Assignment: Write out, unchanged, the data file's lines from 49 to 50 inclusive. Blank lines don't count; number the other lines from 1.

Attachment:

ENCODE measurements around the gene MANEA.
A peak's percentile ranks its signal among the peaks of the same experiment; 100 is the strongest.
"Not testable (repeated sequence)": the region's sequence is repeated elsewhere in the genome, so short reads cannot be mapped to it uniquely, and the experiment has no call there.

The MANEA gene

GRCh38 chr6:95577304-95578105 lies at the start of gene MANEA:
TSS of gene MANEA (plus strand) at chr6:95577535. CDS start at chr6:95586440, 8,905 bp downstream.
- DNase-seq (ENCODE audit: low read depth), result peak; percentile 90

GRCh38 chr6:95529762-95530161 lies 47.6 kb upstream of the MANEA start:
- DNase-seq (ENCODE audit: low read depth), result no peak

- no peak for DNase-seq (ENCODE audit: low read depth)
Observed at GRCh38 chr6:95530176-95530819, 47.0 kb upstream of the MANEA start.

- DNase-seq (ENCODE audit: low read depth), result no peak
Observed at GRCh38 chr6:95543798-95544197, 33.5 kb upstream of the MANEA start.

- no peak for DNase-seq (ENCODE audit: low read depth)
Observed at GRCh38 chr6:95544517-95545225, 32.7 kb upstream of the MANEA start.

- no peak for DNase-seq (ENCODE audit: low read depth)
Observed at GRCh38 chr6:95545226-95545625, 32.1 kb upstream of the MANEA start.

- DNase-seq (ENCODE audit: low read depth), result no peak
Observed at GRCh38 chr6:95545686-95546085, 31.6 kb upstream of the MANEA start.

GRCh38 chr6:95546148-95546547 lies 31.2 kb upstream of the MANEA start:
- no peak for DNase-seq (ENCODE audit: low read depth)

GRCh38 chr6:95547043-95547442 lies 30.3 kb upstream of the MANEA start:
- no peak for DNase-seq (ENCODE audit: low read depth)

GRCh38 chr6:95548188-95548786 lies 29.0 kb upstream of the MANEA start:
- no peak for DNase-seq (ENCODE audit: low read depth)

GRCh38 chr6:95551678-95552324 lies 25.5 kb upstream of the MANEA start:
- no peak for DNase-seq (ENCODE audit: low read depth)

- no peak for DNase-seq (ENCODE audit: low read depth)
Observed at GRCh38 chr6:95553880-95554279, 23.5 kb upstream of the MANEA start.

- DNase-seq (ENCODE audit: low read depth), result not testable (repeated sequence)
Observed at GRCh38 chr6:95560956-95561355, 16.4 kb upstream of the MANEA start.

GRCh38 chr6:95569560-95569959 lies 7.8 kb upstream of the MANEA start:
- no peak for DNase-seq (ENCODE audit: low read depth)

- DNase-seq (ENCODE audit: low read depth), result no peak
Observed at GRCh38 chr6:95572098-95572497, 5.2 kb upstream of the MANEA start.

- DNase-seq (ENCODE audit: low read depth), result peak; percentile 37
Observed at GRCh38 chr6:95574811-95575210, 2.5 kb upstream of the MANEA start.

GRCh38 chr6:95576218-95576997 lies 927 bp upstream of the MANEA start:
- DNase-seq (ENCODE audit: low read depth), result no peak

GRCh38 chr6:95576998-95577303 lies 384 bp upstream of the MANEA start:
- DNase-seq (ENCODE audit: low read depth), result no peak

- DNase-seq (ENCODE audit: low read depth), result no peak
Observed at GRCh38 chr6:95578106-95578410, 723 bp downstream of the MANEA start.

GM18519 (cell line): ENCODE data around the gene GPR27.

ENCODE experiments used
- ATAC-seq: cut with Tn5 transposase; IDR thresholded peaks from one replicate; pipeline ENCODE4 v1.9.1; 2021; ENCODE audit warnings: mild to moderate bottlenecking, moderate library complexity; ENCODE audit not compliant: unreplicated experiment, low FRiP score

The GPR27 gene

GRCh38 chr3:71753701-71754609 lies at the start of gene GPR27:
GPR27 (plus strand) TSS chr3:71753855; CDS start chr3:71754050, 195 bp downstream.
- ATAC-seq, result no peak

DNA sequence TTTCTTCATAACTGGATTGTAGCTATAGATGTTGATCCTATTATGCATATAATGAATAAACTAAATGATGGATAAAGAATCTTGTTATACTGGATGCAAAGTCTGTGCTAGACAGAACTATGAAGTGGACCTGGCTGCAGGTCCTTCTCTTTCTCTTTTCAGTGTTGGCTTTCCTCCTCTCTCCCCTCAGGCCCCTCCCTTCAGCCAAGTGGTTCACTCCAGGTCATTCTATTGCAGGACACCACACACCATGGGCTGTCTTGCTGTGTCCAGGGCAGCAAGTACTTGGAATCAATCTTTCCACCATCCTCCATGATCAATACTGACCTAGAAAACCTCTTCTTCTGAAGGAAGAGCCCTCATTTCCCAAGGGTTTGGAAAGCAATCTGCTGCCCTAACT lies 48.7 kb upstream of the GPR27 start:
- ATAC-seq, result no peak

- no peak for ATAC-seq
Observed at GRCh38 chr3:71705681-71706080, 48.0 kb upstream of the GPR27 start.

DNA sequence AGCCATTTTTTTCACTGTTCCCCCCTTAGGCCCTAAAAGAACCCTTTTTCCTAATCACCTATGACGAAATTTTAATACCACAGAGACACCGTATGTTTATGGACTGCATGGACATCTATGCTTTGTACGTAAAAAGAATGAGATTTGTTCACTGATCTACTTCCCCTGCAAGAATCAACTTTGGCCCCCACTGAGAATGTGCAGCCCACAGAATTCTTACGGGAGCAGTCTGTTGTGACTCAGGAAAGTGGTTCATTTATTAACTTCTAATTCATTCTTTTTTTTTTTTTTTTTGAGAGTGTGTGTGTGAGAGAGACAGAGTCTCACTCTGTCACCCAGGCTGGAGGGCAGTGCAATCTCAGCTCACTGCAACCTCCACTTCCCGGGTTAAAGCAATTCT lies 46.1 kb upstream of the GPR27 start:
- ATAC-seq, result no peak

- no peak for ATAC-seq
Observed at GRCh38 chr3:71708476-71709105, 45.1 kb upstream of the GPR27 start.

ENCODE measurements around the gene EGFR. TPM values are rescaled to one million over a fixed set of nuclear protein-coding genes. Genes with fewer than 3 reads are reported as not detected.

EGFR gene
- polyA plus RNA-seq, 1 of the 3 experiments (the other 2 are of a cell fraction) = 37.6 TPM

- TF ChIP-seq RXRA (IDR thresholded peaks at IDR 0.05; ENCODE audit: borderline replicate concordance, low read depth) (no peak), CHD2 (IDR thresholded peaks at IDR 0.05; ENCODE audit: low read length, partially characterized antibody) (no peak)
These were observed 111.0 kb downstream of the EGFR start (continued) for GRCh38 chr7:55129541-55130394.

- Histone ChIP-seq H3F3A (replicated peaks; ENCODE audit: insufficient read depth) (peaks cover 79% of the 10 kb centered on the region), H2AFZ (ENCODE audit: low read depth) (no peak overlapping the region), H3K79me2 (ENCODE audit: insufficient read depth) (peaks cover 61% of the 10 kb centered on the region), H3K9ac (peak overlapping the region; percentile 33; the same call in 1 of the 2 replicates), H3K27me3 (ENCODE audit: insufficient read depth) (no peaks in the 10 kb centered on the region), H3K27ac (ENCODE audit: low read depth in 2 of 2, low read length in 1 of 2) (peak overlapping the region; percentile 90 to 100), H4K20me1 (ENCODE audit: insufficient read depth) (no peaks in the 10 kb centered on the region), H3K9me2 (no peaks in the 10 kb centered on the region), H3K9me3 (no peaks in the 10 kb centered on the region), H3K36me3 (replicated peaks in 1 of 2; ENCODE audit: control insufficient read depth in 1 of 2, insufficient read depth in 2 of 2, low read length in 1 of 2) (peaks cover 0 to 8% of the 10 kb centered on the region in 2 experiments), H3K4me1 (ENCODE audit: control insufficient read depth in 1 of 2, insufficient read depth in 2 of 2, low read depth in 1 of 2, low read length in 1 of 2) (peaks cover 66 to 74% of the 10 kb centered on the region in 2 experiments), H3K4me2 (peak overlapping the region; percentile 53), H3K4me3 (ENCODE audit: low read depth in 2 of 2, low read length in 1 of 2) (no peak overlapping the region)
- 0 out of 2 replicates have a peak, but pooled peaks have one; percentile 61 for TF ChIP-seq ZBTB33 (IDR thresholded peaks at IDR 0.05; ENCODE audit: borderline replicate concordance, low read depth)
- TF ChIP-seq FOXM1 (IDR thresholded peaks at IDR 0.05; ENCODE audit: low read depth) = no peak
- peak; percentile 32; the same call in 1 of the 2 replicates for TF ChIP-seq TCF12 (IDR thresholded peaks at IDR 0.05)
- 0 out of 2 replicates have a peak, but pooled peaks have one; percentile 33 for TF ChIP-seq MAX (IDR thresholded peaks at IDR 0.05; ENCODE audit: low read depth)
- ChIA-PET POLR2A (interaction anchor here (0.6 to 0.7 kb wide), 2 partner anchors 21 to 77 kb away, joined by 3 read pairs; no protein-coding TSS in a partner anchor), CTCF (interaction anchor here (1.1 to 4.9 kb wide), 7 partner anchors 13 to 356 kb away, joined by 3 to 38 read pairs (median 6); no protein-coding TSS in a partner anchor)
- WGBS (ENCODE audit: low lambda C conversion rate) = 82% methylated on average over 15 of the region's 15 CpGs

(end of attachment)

GPR27 (plus strand) TSS chr3:71753855; CDS start chr3:71754050, 195 bp downstream.
- ATAC-seq, result no peak